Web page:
Seafood is a birthright here in New Orleans, where the Gulf waters inform every aspect of the culinary landscape. The city’s chefs wrangle an embarrassment of crustaceans, mollusks, and finned fish every which way: broiled, fried, sautéed, and richly sauced. While po’ boys and platters overflowing with fried oysters, catfish, and shrimp are impossible to resist, this line-up delivers decadent seafood treats served in places special enough for date night, venues best reserved for a celebratory evening.Read More
Where to Splurge on Seafood in New Orleans
The best New Orleans restaurants specializing in over-the-top, decadent feasts from the sea
For those on the other side of the Lake, Tchefuncte’s in Madisonville impresses beyond date night — it’s downright proposal worthy. That’s partly the stylish surroundings but mostly chef Ryan Gall’s innate sense of making seafood sing. His menu includes steelhead crudo with lemon cream fraiche, diver sea scallops with a spiced mango chutney and fresh squid ink ravioli with crab and ricotta.
Station 6 is a seafood-centric restaurant in funky Bucktown close to the lake. The founder hails from a family of fishermen, and the photos around the restaurant tell the tale. From garlicky crawfish boils in season to crab on crab, a special that features lump crabmeat on a fried soft shell that always sells out — this seafood spot delivers the goods.
Try rare imported fish at the occasion-worthy Yakuza House, chef Huy Pham’s groundbreaking sushi hub in Metairie. Dressed nigiri are works of art, centering proteins like cuttlefish, salmon belly, yellowtail, fatty bluefin, saltwater eel, and more. Sashimi serves as another vessel to try some of the freshest fish in town, as does the wide range of temaki handrolls. For a special splurge, choose the omakase option which serves 10 to 12 courses; heavily featuring nigiri.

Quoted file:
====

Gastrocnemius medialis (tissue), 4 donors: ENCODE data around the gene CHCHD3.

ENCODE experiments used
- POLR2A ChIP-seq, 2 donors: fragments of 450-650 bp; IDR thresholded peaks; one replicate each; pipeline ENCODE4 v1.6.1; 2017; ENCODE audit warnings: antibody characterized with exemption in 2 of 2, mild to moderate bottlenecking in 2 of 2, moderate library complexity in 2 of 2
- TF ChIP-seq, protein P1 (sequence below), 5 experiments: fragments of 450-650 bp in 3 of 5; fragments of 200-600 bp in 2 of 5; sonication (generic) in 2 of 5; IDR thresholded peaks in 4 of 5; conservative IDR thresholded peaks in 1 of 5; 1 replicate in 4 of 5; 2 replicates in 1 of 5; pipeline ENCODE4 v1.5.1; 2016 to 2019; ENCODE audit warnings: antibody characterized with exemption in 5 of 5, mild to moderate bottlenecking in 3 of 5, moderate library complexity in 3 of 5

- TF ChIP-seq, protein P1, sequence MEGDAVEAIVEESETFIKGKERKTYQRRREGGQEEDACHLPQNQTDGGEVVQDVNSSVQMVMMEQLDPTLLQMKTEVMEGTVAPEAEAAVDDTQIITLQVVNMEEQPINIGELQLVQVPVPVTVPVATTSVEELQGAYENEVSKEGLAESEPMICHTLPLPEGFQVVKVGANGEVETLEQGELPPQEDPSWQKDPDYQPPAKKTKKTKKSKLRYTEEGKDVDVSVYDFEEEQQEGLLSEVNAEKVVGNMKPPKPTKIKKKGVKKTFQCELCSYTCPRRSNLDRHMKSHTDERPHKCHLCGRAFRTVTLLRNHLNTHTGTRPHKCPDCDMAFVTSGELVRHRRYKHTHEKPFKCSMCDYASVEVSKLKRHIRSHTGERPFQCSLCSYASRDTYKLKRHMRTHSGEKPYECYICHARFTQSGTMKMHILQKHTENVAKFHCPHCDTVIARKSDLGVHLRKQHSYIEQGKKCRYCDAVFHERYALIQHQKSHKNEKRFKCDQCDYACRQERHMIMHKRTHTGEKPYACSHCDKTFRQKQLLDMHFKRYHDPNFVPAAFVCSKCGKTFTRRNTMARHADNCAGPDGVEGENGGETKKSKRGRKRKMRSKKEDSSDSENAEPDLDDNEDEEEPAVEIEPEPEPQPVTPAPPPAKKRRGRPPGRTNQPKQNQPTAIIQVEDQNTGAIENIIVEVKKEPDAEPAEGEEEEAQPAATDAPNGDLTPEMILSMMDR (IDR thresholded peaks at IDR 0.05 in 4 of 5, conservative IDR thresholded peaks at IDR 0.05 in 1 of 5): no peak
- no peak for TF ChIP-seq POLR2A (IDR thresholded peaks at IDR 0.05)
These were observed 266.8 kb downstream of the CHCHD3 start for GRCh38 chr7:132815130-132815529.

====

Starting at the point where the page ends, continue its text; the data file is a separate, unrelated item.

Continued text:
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James Beard Award-winning chef Sue Zemanick’s Zasu is approachable but upscale, with the feel of a neighborhood bistro. While every item on the tight, thoughtful menu expertly showcases Zemanick and company’s talent, it particularly shines through dishes like sea scallops with roasted grapes, pickled sultanas, and cauliflower-almond puree; sunflower seed-crusted grouper with vegetables, chickpeas, and green harissa; and Ora king salmon with shiitakes, bok choy, crispy rice, and charred scallion-ginger broth.
Sustainability is the driver at GW Fins, where chef Michael Nelson is a leading proponent for Gulf-to-plate dining and using the entire fish in innovative ways. His delicious tempura fin wings are one example of how this kitchen walks the walk. The seafood gumbo swims with sea creatures from local waters, including crab, shrimp, and oysters. Served with a scoop of potato salad, Cajun style, this version of gumbo is one of the very best in town.